Yale scientists now have a good handle on how these developmental changes are orchestrated in the embryo, but there is still one outstanding debate on birds: Which digits are they: a thumb with index and middle fingers, or the index, middle and ring fingers?
A genomic analysis shows that precursor cells pb that form index finger in five-fingered vertebrates can form the "thumb" (in orange) or first digit in three-digit bird wing. Credit: courtesy Yale University
In five-digit vertebrates, the thumb comes from the precursor stem cells labeled pa. While birds have a digit that looks like a thumb, pa precursor cells die off during development and never produce a digit in adults. As a result, scientists have wondered whether precursor cells in pb can make a thumb.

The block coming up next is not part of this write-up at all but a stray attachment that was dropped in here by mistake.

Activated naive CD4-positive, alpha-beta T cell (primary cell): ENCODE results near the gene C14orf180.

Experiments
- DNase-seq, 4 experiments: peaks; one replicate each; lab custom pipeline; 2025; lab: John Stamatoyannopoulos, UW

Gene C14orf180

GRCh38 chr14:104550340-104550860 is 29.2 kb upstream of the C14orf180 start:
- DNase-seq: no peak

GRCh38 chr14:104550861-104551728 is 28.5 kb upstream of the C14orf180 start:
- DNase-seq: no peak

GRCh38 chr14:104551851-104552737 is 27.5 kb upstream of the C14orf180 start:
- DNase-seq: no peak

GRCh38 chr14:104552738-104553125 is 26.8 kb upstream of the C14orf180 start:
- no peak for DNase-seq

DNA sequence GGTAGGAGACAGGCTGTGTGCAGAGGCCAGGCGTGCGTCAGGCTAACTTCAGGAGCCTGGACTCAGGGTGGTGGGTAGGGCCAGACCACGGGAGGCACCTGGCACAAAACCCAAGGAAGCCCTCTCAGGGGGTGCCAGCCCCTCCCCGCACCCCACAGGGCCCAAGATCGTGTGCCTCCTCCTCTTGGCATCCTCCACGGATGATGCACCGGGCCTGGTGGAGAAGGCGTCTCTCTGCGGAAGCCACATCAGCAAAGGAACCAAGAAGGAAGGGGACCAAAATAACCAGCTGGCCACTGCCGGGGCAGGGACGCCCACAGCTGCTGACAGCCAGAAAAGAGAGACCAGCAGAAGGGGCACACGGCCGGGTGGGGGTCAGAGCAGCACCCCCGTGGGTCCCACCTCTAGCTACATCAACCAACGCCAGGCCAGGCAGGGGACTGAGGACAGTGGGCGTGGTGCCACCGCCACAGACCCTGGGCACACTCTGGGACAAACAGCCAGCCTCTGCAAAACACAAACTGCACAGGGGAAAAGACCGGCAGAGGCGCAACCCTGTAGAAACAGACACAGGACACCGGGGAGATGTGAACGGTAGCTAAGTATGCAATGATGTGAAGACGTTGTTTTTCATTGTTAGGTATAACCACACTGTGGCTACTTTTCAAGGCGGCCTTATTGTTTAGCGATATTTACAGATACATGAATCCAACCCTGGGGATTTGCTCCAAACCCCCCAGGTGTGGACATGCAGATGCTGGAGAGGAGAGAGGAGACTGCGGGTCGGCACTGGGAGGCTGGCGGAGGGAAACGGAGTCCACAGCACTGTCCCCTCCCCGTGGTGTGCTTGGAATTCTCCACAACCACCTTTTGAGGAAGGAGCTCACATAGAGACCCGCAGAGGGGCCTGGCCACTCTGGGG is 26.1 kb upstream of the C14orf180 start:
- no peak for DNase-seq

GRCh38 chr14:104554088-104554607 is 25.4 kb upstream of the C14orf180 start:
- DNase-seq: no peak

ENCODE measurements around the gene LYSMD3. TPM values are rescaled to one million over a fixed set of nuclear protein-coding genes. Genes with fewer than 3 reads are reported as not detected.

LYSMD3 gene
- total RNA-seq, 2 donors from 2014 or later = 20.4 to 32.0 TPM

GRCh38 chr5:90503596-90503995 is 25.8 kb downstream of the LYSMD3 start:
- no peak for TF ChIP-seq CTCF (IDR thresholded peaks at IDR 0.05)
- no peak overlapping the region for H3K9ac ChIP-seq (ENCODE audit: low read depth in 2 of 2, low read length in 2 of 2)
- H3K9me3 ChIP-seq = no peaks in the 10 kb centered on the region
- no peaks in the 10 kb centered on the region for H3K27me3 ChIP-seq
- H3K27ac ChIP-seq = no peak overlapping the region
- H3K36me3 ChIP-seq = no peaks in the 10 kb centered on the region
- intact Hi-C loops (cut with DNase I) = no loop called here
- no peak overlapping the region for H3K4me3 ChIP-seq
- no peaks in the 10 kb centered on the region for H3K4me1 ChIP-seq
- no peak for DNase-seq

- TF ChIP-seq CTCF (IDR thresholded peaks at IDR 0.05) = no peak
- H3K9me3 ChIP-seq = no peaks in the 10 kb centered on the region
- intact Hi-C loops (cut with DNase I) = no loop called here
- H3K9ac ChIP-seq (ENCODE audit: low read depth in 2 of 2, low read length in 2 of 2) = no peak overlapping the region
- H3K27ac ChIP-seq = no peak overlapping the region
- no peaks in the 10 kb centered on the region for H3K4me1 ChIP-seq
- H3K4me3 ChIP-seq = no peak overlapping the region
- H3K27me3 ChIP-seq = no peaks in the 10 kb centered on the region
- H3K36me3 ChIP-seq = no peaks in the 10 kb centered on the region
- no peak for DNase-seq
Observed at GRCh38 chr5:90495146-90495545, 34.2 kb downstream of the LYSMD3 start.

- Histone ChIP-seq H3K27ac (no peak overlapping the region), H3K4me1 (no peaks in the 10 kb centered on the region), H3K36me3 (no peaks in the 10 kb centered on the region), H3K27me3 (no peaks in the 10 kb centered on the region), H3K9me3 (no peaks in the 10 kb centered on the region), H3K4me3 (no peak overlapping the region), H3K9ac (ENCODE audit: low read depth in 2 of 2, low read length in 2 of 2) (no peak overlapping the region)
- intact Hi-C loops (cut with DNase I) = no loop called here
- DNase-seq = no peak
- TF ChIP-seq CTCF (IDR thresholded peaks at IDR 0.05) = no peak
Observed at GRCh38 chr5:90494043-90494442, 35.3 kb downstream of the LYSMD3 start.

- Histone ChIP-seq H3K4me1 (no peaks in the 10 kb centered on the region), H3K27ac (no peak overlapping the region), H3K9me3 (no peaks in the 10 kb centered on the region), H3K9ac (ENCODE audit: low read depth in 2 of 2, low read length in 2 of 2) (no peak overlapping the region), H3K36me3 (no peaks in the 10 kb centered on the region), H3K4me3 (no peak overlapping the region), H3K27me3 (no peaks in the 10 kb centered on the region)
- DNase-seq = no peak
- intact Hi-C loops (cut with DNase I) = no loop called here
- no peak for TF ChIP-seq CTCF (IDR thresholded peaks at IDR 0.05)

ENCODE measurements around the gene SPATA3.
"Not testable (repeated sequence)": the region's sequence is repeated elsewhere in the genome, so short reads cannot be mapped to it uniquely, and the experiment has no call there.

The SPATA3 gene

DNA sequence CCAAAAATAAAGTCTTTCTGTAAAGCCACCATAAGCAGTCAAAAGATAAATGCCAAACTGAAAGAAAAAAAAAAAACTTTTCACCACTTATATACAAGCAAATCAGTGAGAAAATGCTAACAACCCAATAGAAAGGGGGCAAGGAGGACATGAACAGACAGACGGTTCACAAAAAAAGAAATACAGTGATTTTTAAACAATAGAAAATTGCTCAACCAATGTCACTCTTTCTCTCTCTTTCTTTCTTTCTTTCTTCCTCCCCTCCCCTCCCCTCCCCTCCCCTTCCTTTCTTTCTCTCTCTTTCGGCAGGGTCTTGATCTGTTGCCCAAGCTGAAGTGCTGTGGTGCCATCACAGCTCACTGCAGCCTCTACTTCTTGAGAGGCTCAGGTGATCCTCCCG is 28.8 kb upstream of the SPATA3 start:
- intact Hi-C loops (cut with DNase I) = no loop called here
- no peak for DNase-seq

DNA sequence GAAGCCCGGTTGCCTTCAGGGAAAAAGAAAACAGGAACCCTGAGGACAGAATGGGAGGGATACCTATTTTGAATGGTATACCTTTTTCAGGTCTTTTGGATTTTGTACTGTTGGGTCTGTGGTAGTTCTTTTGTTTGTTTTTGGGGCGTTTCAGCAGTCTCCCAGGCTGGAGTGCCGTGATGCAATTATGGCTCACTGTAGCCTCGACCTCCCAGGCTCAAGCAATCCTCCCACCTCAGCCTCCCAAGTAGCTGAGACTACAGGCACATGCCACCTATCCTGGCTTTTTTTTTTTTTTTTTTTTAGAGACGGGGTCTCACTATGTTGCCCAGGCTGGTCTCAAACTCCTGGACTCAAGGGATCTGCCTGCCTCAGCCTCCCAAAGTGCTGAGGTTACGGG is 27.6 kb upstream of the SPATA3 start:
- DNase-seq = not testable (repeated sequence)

Yale scientists have completed a genomic analysis of birds that reveals the answer (shown in orange on illustration). It is a hands down "yes" — even though the first bird digit develops where the index finger on a five-finger vertebrae should be.
The results are published online Sept. 4 in the journal Nature. Authors are Zhe Wang, Rebecca L. Young, Huiling Xue, and Gunter P. Wagner from the Department of Ecology and Evolutionary Biology.
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